Also a similar conversation with Andrew Huberman.
As a disclaimer, I am not a strong advocate of ketogenic diets but strongly believe in eating less processed foods which does generally mean less processed carbs and less carbs in general, as there is only so much fruit, vegetables and salad one can eat 😊.
- Get at least 30 minutes of exercise daily.
- Eat fewer calories.
- Eat 2-3 meals, within an 8-10 hour window.
- Reduce refined carbs such as bread, pasta, pastries, alcoholic drinks and sugary drinks including juices. Replace these with fresh vegetables, fruit and salad.
- Eat quality protein like grass-fed beef and pasture-raised eggs.
- Eat sources of omega-3s and alpha-lipoic acid. Eat antioxidant-rich foods with resveratrol like dark chocolate.
- Prioritize getting 8 hours of sleep every night.
- Reduce stress with relaxation techniques like meditation or massage.
- Try heat therapy like sauna.
Use of hands and dopamine sparking words in meetings and presentations
I really liked the second and third points in this podcast on the effect of using hands and dopamine sparking words in meetings and presentations:
03 November 2022
Rocky Balboa's quote on resilience and responding positively to failure
One of my favourite quotes from Rocky Balboa is one that deals with resilience and responding positively to failure:
Let me tell you something you already know.
The world ain't all sunshine and rainbows.
It's a very mean and nasty place and I don't care how tough you are, it will beat you to your knees and keep you there permanently if you let it.
You, me, or nobody is gonna hit as hard as life.
But it ain't about how hard ya hit.
It's about how hard you can get hit and keep moving forward.
How much you can take and keep moving forward.
That's how winning is done!
01 November 2022
Growth versus Fixed Mindset
In a fixed mindset people believe that their intelligence is fixed and static. Those who adopt a fixed mindset are more likely to:
- Want to PROVE intelligence or talent.
- Put in less effort to learn. Believe putting in effort is worthless.
- Stay in their comfort zone and avoid challenges to avoid failure.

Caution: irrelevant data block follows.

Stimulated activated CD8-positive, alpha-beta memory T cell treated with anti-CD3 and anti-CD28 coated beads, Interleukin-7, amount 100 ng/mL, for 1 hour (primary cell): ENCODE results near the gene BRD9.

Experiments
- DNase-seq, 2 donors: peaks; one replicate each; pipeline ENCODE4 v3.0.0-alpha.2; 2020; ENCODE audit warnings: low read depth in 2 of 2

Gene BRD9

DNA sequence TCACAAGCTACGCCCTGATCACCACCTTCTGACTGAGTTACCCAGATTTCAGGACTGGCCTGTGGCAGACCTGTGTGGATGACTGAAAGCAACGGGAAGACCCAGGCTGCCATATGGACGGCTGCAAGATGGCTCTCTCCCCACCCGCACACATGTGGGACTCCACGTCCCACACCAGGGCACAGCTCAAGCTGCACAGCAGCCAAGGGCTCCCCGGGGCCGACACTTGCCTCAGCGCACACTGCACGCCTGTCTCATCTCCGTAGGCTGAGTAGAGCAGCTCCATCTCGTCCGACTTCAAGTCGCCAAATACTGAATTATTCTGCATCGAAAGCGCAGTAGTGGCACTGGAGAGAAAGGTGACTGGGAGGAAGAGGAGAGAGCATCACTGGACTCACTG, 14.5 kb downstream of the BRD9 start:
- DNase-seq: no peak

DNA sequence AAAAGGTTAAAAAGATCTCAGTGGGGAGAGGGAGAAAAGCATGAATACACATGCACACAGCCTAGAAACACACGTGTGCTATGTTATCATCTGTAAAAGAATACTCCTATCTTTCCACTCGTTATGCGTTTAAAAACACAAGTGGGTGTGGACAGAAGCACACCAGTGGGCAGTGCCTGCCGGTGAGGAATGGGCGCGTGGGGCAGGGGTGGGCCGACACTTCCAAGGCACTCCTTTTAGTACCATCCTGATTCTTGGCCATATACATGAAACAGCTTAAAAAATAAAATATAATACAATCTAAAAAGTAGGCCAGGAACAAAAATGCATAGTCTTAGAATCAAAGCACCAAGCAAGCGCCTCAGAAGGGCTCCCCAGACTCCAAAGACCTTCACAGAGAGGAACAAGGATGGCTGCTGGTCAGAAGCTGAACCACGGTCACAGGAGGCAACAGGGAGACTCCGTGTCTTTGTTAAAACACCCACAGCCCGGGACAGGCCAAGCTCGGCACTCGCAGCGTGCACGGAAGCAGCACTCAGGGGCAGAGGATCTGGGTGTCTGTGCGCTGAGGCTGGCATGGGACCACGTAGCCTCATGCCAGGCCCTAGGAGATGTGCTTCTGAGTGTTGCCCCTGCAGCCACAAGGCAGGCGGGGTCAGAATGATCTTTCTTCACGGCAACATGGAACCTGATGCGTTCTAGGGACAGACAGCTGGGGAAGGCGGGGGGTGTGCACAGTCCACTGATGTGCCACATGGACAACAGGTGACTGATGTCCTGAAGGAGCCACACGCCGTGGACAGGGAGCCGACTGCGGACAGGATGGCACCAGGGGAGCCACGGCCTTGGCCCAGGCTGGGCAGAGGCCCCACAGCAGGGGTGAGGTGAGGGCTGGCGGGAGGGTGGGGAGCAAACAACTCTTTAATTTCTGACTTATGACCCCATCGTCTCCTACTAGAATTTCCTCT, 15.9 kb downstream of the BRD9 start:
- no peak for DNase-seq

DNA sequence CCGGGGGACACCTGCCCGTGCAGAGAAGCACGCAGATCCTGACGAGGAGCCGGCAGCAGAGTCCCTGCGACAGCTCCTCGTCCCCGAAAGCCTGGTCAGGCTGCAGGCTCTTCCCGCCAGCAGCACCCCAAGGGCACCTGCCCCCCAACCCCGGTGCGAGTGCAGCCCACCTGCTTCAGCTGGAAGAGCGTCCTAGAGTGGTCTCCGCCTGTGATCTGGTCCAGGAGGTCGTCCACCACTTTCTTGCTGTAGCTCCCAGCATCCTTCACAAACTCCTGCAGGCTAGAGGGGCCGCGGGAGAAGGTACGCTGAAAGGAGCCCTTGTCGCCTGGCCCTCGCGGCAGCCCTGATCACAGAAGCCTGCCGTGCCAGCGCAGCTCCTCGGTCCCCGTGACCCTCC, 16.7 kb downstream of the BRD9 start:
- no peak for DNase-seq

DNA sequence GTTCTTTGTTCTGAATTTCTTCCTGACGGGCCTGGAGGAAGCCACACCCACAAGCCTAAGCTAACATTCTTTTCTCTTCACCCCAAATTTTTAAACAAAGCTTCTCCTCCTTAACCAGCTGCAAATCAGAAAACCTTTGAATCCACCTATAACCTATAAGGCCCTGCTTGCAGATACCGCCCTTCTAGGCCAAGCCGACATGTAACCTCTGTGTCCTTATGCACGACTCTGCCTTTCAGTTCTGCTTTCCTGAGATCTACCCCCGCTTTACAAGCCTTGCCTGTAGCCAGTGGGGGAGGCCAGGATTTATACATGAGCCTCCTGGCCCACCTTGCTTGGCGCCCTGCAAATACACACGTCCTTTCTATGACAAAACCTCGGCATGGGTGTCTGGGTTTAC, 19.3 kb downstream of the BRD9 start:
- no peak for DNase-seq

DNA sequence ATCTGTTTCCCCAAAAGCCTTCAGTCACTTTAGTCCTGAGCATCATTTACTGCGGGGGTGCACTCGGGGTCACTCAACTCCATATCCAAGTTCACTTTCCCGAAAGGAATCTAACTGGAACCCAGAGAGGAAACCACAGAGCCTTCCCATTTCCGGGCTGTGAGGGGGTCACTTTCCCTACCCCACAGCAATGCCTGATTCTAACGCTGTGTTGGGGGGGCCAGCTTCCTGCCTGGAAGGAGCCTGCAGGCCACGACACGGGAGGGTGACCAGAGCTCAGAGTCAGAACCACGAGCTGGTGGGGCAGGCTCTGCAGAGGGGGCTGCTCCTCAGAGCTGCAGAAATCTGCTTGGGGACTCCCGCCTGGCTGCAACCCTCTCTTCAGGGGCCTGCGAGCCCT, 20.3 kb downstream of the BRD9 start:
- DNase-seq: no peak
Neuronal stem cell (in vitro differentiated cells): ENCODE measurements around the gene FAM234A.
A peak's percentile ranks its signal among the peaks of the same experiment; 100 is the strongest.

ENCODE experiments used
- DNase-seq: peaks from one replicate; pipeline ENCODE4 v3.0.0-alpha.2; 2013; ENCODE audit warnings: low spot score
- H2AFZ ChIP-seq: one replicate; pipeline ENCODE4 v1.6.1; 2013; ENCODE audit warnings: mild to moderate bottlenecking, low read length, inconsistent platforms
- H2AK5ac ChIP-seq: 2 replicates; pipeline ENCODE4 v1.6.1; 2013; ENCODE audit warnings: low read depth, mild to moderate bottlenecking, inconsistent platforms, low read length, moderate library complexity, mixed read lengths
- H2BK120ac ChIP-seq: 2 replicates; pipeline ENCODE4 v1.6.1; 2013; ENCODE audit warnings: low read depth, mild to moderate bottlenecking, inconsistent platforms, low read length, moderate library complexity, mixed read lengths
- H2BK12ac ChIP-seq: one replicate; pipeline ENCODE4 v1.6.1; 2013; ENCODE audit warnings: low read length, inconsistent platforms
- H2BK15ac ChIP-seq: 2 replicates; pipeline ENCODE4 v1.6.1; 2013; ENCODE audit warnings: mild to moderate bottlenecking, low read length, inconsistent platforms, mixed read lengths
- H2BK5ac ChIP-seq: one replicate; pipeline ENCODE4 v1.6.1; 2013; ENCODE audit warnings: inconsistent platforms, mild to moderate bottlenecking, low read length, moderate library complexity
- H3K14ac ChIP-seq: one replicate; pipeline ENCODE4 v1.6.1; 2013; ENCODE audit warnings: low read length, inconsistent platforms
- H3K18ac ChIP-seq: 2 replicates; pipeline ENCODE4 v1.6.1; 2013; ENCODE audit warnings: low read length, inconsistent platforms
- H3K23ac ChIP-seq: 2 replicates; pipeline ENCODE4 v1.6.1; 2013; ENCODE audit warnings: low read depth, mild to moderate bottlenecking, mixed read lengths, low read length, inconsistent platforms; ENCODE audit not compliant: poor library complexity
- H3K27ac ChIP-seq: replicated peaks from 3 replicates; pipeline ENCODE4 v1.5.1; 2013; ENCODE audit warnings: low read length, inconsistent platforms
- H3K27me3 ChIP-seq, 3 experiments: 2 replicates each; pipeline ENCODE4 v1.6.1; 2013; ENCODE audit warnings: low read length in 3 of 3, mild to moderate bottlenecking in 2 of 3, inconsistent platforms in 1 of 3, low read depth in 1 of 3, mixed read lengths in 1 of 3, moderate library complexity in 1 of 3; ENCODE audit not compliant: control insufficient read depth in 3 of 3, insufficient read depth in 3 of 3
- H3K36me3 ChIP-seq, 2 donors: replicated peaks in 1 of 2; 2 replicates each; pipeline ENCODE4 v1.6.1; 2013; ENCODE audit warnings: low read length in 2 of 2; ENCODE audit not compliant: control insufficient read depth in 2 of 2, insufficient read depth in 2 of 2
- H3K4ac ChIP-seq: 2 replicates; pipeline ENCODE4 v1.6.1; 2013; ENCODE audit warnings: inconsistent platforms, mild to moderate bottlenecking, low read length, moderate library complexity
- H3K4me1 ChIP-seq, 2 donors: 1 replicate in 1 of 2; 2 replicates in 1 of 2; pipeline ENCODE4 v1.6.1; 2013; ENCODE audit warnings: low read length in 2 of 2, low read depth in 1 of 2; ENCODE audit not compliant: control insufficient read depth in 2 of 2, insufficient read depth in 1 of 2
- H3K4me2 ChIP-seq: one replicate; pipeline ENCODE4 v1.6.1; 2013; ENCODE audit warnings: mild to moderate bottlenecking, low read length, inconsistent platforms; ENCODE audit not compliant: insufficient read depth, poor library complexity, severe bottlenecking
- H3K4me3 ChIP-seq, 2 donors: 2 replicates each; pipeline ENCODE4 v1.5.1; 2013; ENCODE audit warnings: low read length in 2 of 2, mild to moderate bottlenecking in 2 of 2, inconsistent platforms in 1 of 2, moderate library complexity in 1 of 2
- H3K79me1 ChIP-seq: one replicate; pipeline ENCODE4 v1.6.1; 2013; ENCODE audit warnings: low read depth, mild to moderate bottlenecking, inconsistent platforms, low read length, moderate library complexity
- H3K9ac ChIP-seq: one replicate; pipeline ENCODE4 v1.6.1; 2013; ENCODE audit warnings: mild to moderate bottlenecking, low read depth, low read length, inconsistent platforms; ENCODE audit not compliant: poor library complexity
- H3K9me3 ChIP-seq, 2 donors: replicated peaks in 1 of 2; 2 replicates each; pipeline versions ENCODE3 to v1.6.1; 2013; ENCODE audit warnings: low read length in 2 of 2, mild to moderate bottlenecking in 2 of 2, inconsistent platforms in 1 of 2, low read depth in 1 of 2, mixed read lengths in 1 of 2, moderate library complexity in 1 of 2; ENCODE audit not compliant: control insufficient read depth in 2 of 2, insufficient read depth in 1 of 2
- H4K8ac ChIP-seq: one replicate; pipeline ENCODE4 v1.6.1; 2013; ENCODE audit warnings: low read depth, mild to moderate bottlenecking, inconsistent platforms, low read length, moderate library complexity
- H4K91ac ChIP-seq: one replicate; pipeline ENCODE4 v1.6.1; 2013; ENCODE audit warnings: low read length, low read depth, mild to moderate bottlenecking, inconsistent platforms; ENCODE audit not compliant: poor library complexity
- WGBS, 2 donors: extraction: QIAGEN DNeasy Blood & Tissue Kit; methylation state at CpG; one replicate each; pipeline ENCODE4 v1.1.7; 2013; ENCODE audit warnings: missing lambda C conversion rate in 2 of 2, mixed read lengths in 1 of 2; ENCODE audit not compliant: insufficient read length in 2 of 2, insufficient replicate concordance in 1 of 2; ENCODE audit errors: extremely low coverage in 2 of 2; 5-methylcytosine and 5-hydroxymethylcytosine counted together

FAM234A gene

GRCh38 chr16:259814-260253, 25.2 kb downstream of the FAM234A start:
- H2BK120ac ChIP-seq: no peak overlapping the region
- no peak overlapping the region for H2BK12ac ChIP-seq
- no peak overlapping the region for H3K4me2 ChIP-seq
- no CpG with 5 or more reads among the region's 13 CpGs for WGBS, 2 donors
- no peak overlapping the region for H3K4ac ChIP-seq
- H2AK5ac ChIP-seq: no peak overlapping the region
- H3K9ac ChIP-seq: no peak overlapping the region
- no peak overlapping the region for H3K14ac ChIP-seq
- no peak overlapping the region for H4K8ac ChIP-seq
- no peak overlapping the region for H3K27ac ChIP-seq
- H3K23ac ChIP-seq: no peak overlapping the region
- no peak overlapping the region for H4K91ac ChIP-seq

- Quit easily at first failure, believing it is validation they will never master the talent.
- View feedback as personal criticism and ignore it. Hide flaws so as not to be judged by others.
- Feel threatened by the success of others.
In a growth mindset people believe that intelligence and talents can be improved through effort and learning. Those who adopt a growth mindset are more likely to:
- Want to IMPROVE intelligence or talent through life long learning.
- Put in more effort to learn. Believe putting in effort is worthwhile.
- Get out of their comfort zone and embrace challenges.
- Believe failures are just temporary setbacks and repetitions/opportunities to learn from.
- View feedback as an opportunity to learn.
- View others’ success as a source of inspiration.
29 October 2022
Physical mindfulness and flow states
A lot of advice on mindfulness focuses on activities that are not normally part of the average day, such as breathing exercises or focussing on a body part or specific aspect of your environment. I find it very difficult to dedicate time to this style of activity. However, I have found that I really enjoy physical activities such as golf and archery, that I believe bring the same benefits of mindfulness but with the enjoyment of the sport in question. In order to learn and master these crafts, you need to practise regularly, entering a flow state each time. Because I enjoy these activities, I am happy to practise 3-4 times per week, thus regularly entering a flow state.
Headspace defines flow state as "A sense of fluidity between your body and mind, where you are totally absorbed by and deeply focused on something, beyond the point of distraction. Time feels like it has slowed down. Your senses are heightened. You are at one with the task at hand, as action and awareness sync to create an effortless momentum. Some people describe this feeling as being in the zone. This is the flow state and it’s accessible to everyone, whether you’re engaged in a physical activity, a creative pursuit, or even a simple day-to-day task."